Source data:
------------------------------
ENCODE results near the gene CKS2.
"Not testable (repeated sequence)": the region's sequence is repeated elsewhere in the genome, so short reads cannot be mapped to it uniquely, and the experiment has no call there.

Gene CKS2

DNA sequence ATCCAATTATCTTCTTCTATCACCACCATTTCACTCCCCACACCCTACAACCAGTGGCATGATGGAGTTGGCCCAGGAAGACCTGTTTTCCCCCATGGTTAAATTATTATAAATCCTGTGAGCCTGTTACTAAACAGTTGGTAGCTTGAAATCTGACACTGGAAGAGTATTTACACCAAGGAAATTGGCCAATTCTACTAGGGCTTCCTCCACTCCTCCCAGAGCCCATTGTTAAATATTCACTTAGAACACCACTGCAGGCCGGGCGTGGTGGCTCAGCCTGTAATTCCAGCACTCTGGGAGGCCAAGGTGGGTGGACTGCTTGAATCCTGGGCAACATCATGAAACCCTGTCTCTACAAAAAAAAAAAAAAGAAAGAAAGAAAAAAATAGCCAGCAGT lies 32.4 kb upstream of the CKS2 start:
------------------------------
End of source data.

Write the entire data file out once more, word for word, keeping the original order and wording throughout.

ENCODE results near the gene CKS2.
"Not testable (repeated sequence)": the region's sequence is repeated elsewhere in the genome, so short reads cannot be mapped to it uniquely, and the experiment has no call there.

Gene CKS2

DNA sequence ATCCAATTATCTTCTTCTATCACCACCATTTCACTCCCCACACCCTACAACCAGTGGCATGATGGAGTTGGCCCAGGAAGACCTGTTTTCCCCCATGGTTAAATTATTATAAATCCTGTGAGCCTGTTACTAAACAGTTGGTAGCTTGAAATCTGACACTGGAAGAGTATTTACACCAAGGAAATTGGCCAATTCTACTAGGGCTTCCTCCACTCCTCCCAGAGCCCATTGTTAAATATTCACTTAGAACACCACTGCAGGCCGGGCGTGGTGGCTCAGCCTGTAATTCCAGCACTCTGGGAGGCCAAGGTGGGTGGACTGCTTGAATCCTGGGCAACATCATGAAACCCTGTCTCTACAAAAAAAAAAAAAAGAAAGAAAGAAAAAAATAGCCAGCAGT lies 32.4 kb upstream of the CKS2 start: